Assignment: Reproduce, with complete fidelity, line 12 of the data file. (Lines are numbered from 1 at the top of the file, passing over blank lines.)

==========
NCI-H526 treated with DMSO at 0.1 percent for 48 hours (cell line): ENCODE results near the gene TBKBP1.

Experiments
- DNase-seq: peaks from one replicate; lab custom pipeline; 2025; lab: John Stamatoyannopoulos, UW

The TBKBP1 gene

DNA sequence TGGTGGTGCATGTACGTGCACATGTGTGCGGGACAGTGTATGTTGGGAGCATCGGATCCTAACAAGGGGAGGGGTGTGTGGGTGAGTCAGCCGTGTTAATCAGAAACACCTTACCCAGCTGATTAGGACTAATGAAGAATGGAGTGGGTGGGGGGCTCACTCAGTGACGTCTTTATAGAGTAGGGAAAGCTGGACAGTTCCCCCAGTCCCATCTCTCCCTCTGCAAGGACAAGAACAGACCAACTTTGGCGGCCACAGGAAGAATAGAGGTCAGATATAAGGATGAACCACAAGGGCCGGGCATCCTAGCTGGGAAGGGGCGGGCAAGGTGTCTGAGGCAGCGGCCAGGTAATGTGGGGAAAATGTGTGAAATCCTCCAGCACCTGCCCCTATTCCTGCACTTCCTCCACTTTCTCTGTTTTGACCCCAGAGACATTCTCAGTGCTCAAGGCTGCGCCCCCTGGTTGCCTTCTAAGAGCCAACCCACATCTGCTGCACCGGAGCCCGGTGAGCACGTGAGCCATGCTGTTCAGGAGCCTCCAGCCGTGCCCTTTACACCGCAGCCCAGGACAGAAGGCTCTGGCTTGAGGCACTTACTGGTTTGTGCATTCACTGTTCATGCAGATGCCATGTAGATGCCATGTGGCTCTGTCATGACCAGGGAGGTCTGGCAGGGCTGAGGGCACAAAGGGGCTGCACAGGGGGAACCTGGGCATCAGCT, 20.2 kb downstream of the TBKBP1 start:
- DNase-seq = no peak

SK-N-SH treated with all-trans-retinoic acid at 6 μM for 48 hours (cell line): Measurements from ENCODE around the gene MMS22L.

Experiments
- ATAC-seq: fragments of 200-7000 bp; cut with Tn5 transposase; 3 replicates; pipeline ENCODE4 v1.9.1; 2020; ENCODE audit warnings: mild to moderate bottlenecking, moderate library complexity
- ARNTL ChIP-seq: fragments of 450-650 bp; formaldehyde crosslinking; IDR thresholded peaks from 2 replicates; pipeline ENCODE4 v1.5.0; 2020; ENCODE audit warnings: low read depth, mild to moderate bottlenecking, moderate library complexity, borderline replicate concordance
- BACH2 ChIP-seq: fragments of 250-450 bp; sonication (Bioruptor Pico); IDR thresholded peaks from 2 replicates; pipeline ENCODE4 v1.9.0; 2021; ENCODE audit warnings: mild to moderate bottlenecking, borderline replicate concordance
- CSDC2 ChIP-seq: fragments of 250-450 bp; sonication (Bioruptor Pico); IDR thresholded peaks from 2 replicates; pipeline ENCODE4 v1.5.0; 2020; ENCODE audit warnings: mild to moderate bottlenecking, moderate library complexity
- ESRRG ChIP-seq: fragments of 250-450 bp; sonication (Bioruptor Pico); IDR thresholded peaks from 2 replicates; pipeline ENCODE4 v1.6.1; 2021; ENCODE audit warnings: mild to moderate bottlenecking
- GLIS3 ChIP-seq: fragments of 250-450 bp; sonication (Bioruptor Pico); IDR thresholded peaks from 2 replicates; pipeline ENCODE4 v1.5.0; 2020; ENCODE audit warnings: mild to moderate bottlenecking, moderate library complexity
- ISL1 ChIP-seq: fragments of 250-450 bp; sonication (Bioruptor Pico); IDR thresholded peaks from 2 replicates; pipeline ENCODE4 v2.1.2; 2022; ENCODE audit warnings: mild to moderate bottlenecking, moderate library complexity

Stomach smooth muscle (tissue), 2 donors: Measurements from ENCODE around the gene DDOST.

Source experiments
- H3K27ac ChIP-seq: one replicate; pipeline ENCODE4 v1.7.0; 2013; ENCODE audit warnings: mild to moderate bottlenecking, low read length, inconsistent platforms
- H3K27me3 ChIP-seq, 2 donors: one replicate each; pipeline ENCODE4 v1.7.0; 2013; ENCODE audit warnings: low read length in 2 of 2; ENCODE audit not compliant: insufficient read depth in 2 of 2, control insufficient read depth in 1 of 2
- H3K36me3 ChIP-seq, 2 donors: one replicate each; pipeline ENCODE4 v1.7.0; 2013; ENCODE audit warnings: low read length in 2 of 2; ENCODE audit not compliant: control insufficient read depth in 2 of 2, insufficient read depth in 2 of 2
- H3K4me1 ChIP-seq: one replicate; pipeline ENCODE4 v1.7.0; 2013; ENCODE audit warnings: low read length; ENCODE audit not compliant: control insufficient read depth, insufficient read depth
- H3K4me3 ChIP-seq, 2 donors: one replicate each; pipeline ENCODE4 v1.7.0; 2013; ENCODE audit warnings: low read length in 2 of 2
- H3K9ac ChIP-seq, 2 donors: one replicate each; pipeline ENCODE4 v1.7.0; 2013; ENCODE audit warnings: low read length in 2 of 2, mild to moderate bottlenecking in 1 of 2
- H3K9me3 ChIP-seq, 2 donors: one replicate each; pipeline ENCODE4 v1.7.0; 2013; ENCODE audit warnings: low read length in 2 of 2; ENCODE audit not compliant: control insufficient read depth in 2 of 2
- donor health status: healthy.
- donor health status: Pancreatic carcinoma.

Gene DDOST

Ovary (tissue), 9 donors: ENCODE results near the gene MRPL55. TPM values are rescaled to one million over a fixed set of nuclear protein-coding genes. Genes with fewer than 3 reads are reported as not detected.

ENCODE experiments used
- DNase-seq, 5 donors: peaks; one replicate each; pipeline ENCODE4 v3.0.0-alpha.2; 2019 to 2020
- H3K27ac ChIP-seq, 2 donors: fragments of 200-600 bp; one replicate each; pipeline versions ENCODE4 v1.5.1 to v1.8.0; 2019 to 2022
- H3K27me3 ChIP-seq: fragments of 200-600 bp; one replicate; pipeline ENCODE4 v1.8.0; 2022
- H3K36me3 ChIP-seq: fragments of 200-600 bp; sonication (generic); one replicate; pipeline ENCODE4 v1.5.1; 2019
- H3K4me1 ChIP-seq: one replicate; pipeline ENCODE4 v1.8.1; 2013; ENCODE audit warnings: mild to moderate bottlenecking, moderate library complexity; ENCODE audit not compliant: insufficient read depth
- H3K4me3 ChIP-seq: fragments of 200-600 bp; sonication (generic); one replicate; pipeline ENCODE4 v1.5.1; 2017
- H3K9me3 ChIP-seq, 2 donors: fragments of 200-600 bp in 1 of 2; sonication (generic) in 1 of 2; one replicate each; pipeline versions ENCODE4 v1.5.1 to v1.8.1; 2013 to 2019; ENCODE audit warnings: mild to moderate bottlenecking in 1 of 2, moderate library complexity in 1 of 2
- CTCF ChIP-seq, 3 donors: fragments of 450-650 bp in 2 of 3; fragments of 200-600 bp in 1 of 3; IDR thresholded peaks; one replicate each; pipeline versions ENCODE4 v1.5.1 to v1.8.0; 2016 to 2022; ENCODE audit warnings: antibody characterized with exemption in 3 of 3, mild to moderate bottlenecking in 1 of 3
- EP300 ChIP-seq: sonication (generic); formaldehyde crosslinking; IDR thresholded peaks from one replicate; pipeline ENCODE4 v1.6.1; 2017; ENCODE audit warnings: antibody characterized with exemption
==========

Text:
- CSDC2 ChIP-seq: fragments of 250-450 bp; sonication (Bioruptor Pico); IDR thresholded peaks from 2 replicates; pipeline ENCODE4 v1.5.0; 2020; ENCODE audit warnings: mild to moderate bottlenecking, moderate library complexity